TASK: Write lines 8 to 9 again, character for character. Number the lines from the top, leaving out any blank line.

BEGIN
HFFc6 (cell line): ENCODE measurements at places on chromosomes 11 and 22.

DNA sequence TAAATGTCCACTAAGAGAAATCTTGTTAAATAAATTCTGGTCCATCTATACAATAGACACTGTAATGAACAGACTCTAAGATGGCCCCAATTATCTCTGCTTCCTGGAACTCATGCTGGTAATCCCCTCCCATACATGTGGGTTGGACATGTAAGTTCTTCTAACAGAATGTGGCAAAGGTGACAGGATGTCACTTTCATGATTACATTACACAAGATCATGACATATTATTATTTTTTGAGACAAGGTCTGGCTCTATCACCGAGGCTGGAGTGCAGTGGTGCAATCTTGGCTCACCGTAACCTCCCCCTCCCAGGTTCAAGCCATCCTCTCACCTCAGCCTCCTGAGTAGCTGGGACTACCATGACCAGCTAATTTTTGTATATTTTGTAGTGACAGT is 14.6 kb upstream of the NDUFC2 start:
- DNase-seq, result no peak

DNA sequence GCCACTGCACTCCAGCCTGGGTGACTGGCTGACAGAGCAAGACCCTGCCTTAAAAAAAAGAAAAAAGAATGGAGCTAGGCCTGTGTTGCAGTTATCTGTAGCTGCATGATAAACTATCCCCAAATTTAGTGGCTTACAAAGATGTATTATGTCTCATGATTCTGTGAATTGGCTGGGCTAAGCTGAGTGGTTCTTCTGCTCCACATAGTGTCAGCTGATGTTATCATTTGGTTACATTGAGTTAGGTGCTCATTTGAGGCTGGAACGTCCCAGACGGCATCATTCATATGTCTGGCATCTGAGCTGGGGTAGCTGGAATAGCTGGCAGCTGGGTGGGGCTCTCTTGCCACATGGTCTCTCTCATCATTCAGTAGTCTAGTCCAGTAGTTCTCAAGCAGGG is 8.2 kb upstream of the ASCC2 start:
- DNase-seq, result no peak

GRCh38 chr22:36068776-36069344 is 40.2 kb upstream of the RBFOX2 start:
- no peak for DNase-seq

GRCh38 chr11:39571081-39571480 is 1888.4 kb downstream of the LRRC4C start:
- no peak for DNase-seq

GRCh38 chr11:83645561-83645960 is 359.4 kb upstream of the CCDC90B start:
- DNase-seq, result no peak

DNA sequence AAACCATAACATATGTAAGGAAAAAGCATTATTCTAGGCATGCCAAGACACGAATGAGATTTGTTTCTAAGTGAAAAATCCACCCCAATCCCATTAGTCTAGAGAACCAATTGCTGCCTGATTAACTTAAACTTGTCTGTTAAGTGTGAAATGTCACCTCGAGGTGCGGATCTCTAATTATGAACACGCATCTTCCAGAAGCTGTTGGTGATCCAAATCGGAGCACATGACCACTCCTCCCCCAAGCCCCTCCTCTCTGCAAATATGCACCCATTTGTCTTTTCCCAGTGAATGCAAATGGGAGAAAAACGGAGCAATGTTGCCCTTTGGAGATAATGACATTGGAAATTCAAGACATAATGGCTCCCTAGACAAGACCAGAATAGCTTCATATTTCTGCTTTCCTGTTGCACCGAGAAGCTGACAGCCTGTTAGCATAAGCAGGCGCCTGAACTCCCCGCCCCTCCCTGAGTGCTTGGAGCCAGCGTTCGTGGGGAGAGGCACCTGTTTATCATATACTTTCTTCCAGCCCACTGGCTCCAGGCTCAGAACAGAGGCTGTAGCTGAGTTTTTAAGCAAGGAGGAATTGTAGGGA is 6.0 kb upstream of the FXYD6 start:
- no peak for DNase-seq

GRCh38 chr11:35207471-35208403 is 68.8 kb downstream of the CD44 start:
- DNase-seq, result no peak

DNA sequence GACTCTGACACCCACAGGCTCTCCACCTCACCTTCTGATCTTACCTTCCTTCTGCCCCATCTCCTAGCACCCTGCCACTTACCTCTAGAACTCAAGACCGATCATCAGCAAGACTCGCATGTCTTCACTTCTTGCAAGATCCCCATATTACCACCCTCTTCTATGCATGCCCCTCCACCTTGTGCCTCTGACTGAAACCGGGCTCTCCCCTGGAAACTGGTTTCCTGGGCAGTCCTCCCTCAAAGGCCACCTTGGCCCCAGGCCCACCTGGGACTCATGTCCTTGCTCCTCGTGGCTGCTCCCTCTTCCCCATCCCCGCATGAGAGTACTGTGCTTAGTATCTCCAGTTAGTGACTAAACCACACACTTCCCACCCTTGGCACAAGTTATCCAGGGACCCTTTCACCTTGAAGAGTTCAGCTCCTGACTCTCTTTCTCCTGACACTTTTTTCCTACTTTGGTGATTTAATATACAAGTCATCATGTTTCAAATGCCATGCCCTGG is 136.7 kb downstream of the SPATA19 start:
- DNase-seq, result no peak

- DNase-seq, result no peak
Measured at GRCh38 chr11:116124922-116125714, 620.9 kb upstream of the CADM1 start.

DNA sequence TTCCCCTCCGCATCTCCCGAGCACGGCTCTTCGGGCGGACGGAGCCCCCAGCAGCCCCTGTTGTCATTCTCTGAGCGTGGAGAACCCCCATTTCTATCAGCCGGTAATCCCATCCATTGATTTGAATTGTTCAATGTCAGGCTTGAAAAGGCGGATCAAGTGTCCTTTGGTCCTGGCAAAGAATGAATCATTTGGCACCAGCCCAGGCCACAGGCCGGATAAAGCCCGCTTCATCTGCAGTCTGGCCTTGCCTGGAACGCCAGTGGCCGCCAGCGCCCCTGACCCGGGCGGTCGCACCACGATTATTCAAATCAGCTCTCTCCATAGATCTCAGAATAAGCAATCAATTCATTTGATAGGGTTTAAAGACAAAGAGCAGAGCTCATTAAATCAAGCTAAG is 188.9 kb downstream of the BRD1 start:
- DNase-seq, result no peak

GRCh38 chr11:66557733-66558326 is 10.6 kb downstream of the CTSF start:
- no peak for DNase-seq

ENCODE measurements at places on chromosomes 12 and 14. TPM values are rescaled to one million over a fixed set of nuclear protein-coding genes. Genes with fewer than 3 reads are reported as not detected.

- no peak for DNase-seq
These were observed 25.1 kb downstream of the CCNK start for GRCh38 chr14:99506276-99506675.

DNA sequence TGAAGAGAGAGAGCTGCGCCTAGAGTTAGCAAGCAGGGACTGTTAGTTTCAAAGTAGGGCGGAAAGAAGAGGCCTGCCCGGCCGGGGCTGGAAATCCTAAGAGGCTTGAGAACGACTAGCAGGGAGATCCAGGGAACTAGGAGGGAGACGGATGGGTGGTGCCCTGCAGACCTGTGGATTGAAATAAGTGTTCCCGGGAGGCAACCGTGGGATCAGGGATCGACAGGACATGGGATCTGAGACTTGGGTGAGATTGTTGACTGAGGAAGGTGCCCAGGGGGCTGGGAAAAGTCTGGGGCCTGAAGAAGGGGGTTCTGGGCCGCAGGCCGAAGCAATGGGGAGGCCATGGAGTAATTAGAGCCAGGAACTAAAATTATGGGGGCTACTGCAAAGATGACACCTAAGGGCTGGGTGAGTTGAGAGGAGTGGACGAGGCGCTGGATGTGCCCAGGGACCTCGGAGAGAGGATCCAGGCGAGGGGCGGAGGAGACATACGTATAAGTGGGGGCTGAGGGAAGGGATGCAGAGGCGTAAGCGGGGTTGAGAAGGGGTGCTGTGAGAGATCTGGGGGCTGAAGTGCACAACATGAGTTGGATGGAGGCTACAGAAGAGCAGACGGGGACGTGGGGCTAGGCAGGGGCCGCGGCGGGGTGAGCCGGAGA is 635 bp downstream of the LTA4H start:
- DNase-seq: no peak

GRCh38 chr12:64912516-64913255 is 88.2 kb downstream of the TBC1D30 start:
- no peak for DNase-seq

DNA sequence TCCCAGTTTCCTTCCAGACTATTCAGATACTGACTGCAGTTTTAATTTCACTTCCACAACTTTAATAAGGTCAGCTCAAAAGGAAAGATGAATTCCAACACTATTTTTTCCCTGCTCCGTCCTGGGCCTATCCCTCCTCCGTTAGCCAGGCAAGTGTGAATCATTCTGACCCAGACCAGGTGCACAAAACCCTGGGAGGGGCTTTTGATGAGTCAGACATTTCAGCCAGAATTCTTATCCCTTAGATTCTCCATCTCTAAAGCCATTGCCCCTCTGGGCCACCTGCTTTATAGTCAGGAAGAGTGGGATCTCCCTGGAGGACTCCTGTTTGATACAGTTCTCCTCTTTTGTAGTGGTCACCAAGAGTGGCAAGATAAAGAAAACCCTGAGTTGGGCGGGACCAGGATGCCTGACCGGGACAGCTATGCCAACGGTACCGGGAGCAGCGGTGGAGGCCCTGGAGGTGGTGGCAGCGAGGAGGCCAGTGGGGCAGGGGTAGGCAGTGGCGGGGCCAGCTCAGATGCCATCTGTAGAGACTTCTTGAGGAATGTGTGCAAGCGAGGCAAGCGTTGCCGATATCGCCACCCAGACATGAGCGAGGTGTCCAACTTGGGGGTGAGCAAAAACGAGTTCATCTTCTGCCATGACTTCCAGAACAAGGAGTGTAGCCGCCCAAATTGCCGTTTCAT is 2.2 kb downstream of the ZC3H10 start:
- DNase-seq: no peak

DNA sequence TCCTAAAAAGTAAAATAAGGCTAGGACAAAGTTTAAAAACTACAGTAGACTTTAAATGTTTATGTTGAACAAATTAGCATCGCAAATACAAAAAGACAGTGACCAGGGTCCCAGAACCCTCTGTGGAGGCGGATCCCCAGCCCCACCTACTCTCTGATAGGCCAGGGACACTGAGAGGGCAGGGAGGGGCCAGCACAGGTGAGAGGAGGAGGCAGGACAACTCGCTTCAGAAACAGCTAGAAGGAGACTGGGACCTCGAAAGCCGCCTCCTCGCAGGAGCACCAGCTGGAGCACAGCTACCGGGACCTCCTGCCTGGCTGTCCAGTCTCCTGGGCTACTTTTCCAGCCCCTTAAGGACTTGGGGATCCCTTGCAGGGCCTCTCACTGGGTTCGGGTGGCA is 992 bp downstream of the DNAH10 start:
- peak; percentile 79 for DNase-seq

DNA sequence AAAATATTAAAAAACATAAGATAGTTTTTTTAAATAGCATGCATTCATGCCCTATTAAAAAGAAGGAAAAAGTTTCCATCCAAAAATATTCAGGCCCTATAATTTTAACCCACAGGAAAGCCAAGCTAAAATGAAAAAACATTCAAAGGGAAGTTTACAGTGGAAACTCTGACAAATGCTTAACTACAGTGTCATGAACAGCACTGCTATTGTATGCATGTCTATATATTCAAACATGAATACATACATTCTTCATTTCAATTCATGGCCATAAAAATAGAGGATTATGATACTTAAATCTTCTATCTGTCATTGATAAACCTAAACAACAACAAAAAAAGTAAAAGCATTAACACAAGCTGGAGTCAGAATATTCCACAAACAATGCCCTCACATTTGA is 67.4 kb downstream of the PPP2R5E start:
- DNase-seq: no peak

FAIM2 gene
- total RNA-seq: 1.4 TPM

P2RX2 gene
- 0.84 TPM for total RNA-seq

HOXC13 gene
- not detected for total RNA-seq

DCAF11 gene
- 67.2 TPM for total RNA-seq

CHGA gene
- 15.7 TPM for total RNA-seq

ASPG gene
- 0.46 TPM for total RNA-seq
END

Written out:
GRCh38 chr11:39571081-39571480 is 1888.4 kb downstream of the LRRC4C start:
- no peak for DNase-seq